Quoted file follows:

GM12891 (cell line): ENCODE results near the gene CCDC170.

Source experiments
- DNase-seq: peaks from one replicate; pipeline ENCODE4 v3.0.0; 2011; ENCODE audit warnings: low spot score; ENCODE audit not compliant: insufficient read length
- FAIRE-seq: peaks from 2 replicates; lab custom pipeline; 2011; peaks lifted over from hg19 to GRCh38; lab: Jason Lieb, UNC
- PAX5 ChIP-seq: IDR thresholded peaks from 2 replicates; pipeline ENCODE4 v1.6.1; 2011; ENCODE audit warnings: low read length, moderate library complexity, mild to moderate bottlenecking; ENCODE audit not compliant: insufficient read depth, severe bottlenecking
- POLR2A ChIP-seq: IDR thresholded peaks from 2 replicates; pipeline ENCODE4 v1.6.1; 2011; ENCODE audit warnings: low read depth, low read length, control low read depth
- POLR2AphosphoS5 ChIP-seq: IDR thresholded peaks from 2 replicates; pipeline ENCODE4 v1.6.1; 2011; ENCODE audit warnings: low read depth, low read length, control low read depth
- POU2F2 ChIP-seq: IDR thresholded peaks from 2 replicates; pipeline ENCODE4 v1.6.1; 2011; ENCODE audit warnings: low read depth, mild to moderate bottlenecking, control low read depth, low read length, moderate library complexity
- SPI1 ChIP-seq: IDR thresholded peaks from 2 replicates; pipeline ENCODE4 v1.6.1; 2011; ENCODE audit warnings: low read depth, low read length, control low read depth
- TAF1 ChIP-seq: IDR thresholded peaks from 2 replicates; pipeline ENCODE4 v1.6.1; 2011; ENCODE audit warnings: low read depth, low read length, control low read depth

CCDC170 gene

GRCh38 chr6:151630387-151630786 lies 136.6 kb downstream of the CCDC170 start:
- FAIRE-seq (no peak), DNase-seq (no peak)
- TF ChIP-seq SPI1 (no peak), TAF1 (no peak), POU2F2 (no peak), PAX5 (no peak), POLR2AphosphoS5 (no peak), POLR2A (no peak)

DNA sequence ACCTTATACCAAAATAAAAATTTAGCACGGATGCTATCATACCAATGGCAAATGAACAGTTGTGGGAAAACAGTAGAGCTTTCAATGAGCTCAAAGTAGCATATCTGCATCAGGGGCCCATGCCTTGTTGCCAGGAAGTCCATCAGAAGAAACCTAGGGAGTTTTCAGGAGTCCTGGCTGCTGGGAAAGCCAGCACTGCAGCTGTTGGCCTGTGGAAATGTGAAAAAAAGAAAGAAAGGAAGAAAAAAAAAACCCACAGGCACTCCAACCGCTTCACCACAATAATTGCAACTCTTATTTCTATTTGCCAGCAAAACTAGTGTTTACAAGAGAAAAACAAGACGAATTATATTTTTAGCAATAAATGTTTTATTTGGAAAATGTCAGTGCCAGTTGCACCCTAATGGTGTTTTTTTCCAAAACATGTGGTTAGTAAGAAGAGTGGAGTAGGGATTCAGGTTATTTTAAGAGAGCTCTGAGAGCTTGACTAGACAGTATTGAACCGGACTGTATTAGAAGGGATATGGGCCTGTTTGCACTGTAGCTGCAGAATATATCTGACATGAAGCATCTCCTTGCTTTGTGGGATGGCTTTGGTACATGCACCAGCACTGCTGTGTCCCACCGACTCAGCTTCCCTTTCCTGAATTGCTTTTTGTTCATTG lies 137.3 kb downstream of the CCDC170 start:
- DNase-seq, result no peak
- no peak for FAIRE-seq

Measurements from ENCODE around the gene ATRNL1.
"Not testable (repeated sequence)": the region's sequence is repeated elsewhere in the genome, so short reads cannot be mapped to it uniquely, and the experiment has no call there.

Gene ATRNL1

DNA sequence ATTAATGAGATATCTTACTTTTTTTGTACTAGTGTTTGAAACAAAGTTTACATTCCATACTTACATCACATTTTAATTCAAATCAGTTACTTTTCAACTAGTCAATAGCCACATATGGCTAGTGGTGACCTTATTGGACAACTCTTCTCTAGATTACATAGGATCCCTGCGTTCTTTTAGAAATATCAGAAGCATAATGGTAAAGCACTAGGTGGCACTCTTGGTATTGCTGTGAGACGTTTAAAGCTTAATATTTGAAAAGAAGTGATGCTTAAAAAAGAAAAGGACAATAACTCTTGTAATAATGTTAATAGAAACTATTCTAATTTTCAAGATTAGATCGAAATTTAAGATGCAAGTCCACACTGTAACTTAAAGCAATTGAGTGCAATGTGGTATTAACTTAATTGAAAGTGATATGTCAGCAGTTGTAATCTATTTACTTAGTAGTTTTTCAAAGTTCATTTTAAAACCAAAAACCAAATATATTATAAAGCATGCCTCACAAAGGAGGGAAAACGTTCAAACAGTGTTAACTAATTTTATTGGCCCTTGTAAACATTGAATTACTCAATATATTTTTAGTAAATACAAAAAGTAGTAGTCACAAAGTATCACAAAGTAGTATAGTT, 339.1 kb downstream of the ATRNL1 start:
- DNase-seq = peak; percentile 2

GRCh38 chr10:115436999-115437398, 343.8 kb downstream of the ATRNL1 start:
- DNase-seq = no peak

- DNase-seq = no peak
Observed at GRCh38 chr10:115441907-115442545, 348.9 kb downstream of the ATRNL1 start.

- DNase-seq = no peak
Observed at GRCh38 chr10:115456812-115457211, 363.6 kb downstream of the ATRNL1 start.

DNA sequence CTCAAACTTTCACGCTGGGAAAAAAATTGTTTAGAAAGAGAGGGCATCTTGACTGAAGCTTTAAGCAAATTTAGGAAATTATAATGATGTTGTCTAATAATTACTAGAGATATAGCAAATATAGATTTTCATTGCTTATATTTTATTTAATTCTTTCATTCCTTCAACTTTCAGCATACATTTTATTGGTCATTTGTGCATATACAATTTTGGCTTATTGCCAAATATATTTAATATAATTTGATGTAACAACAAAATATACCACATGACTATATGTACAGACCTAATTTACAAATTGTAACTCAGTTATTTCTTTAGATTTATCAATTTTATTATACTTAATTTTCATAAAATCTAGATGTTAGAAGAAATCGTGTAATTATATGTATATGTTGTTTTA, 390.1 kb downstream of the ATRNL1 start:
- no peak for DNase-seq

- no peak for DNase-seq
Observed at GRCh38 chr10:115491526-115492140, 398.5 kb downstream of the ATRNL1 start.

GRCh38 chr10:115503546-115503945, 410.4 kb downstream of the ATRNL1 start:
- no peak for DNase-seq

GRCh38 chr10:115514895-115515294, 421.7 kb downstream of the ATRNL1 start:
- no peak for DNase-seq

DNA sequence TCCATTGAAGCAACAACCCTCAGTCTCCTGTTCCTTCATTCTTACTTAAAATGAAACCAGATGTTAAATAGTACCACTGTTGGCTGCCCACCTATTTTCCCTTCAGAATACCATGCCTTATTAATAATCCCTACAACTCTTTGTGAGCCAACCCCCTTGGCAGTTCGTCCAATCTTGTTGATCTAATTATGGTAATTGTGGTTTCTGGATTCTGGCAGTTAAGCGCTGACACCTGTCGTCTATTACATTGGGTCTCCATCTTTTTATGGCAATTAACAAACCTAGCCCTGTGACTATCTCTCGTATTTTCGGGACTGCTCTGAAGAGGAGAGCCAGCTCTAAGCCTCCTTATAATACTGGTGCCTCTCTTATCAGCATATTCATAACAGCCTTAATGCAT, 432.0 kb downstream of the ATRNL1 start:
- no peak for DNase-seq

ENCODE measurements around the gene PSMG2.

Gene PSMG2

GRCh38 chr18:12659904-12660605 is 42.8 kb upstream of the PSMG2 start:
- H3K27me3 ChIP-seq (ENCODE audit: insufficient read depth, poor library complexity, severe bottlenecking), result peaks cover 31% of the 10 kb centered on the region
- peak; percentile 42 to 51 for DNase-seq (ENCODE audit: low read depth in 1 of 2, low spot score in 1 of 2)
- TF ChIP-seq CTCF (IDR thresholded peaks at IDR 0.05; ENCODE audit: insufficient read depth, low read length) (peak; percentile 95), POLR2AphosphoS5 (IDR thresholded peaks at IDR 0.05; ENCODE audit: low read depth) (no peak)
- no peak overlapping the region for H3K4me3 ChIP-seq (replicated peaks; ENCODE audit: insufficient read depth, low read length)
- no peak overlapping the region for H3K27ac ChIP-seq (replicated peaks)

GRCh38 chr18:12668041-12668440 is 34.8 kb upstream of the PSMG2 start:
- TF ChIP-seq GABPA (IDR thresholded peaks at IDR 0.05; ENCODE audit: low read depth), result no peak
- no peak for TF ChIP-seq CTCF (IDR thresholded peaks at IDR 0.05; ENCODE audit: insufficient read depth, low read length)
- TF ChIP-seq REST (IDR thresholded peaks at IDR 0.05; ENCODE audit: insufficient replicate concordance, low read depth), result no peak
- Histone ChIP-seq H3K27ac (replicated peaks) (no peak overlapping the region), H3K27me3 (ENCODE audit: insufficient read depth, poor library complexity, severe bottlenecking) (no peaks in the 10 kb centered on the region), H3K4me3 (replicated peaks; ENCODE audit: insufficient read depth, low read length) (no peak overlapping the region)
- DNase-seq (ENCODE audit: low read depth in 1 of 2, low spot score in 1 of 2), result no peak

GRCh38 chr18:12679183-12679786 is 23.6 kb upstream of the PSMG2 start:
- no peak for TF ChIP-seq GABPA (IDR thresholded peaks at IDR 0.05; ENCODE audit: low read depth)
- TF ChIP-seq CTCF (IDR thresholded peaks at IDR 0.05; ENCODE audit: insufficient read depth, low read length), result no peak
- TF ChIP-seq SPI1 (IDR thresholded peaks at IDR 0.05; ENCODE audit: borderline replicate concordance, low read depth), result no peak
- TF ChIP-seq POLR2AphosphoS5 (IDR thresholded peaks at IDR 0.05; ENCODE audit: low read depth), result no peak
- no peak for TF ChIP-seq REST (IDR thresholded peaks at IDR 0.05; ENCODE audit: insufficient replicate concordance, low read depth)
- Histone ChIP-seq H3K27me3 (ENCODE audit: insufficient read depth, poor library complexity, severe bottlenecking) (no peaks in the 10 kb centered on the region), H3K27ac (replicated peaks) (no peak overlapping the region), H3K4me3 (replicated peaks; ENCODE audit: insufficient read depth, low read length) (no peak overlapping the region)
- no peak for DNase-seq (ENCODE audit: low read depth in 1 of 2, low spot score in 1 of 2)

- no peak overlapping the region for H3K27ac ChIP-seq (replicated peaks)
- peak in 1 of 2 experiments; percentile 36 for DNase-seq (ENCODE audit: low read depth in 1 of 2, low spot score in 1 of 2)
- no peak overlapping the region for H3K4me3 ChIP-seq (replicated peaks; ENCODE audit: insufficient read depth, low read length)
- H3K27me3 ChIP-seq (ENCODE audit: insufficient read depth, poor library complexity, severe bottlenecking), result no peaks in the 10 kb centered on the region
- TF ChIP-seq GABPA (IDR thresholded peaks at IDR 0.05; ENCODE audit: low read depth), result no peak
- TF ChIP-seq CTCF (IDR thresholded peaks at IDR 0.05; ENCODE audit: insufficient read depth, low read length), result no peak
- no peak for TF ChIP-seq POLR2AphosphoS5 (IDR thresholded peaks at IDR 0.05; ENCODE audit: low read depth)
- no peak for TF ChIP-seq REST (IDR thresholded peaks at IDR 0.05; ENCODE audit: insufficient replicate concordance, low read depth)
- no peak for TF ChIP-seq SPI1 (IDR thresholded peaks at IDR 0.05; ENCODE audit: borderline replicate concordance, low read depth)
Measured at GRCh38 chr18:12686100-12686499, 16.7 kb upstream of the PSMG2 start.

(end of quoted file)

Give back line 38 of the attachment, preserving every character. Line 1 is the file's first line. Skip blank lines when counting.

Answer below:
- no peak for DNase-seq